Breastfeeding gear. Truly, many moms get away with not needing any of this stuff. But, it's out there, and it helps a lot of moms. Talking with a lactation consultant about particular concerns (like inverted nipples) may help you if you are looking for an issue-specific breastfeeding support item, like a nipple shield. Otherwise, all-purpose good stuff includes extra virgin coconut oil (as a salve), a supportive pillow or cushion (some women like the Boppy pillows), and some GREAT breastfeeding tanks. I've love, love, loved the Glamourmom long version of nursing tanks because they fully cover my torso with a few inches to spare and offer a higher degree of support than other nursing tanks have in the past. Perfect for layering! I'm sure other moms may chime in with which nursing bras and tanks they love. A breast pump may be a good investment, too, for relieving swollen breasts, or for (eventually) creating a breastmilk stash in your fridge or freezer.
Make a "snack basket" where you can stash bottles of water and nonperishable snacks by an end table. Some great nonperishables you don't have to make yourself include bake dried apple chips (search "Bare Fruit" on Amazon), Larabars, beef jerky, raw almonds, etc. Keeping a lot of water readily available will help you a lot, too - invariably whenever I plopped down to nurse my newborn I was struck by a sudden thirst.
Make "batch" breakfasts - a bunch of egg muffin cups, a couple of packages' worth of bacon, etc. Make as much as you can whenever you get that rare moment of peace so that you can munch for a couple of days on the fruits of your labor.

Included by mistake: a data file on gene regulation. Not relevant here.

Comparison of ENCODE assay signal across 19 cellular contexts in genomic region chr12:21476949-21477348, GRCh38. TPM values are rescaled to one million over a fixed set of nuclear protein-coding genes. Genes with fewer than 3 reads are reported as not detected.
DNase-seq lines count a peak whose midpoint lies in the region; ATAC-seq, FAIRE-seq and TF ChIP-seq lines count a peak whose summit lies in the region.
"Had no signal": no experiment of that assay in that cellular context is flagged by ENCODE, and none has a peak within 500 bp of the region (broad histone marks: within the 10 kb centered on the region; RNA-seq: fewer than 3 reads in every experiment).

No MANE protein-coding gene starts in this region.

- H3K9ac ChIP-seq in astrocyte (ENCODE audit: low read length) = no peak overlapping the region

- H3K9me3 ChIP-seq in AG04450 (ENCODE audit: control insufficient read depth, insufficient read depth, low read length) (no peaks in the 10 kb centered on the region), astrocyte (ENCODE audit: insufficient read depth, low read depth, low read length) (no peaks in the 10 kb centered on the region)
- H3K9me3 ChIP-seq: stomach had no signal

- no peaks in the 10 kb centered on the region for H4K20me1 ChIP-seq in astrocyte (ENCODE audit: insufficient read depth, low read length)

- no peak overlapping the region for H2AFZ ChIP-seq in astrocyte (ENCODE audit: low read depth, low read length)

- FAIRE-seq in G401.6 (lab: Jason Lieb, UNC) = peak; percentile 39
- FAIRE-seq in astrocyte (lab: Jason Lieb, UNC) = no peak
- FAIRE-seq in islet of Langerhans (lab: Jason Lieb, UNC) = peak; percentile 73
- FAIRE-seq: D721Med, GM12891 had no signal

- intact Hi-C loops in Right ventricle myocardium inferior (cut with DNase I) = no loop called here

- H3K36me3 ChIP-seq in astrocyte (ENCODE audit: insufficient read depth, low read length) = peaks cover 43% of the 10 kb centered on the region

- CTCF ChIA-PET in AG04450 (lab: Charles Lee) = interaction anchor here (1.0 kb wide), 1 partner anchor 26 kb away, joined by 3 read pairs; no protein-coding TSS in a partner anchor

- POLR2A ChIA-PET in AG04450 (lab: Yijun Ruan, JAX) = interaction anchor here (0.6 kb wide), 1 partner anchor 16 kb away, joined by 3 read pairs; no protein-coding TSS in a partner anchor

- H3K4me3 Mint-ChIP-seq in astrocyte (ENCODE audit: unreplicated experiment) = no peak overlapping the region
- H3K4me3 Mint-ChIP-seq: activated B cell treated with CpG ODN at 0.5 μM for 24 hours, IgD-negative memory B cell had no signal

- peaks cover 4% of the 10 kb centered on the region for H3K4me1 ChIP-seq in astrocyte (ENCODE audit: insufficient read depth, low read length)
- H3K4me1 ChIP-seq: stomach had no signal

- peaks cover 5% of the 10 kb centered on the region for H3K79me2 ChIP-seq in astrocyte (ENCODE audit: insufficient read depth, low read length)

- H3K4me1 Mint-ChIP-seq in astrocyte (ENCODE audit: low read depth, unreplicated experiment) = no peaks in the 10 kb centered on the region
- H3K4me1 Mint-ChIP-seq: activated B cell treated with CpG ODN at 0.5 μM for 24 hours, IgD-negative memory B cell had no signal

Recipe surf. Check out sites like chowstalker.com and Fast Paleo for huge databases of paleo recipes. Many are freezable, like versions of eggplant lasagna, pot roast, paleo cookies/cookie dough (go for coconut/egg heavy ones like macaroons if you enjoy coconut), etc. One lady who does a ton of freezer cooking is Joyful Abode...she just did grain free pot pies for the freezer.
Find online mama friends. Even if you're geographically isolated, find an online support group, whether of moms who have babies due the same time, or just a message board for likeminded moms. You'll be shocked how much you'll come to depend on the online community for answers and support.
Give yourself credit, and grace. - You are a superhero, undertaking motherhood and breastfeeding while your husband is away serving the country. Don't be hard on yourself, the early days are so tough, no doubt. After a few weeks, though, you'll start to see some delicious little grins from your baby, and those will make some of the hardest days a little bit easier. :)
GOOD LUCK, Mama!
on October 18, 2012
at 01:11 PM